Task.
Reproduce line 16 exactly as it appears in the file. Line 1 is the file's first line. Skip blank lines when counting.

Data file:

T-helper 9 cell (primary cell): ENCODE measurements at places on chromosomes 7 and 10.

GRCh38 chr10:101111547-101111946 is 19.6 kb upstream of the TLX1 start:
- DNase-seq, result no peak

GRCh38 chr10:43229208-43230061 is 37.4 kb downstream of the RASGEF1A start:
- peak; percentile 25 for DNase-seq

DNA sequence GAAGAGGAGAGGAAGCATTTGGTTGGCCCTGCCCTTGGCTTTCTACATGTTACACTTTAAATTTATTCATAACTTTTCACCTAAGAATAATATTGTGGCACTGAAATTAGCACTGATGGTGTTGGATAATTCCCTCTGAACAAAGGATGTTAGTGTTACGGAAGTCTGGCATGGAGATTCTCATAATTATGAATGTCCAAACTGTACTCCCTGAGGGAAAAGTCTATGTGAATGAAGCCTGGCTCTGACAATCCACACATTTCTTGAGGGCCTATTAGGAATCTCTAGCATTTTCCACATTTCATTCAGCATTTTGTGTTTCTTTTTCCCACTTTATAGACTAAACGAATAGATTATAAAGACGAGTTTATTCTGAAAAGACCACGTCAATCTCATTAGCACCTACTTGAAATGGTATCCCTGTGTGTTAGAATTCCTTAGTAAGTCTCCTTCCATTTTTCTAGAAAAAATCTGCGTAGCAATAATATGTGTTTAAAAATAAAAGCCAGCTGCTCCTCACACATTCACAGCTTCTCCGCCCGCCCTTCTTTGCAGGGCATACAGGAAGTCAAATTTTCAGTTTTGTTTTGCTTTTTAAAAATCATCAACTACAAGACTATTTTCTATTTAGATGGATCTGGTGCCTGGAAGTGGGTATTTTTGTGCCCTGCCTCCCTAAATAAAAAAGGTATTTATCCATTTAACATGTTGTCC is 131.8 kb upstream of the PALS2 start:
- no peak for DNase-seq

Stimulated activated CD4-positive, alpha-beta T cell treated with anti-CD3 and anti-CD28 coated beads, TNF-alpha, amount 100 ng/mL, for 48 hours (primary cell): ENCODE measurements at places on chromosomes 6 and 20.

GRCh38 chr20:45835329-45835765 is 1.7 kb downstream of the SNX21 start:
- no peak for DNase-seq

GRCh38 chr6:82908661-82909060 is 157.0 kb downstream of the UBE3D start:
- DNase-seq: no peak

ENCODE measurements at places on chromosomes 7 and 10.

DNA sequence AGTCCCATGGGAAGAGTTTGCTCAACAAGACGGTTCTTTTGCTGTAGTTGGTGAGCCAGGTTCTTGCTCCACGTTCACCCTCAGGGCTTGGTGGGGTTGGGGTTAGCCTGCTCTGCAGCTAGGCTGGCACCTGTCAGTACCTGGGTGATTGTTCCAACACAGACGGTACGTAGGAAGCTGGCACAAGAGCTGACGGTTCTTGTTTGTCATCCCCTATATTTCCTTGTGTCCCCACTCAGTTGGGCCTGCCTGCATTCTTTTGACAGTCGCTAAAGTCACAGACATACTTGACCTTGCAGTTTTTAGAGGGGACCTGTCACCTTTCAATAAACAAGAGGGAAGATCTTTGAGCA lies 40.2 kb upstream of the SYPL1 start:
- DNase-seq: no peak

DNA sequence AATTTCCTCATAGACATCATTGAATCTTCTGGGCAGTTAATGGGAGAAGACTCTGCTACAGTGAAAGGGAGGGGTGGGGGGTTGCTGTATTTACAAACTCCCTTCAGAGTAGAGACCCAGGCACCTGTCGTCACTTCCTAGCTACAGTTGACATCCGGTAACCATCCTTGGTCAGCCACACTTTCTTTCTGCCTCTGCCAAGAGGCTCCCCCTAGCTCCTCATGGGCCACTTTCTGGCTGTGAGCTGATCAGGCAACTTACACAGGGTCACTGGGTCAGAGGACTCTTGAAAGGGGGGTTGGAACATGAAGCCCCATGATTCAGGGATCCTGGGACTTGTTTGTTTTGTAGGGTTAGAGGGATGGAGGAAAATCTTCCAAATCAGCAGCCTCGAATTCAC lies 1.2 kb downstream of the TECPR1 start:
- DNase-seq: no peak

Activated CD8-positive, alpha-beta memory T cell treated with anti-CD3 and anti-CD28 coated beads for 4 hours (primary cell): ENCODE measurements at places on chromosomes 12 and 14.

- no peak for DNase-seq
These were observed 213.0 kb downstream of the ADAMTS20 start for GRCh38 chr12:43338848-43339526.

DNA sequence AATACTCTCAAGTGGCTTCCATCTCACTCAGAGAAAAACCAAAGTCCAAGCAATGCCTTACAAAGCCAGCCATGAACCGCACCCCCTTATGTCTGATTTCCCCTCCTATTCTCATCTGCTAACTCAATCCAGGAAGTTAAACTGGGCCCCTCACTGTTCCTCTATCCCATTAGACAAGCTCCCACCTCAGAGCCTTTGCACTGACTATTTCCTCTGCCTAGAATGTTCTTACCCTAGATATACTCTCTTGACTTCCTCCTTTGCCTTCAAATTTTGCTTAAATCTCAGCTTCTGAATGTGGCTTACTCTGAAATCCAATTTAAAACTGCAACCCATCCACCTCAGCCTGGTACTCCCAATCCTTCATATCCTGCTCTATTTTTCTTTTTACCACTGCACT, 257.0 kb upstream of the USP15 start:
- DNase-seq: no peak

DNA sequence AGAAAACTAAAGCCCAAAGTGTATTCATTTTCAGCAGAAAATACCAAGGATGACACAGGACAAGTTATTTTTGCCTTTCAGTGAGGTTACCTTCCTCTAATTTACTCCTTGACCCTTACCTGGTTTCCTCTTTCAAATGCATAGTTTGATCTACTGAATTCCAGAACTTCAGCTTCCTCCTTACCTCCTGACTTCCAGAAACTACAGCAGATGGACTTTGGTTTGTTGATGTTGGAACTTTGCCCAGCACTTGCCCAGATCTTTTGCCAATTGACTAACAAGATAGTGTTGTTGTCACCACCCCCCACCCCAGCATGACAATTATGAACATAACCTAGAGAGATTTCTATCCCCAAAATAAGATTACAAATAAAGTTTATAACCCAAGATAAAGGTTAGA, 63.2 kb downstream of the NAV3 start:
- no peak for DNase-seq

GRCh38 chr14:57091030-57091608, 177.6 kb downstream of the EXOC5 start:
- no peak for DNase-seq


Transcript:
DNA sequence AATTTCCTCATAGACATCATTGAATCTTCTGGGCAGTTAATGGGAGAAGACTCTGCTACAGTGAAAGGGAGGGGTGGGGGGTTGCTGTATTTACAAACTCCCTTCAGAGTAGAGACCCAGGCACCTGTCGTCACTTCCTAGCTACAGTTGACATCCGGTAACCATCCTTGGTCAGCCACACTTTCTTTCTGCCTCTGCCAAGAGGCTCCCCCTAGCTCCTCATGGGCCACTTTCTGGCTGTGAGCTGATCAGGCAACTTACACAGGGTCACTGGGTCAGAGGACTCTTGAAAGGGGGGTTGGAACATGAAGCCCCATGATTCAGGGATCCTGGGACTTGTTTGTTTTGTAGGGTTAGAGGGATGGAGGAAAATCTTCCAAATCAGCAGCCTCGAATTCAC lies 1.2 kb downstream of the TECPR1 start: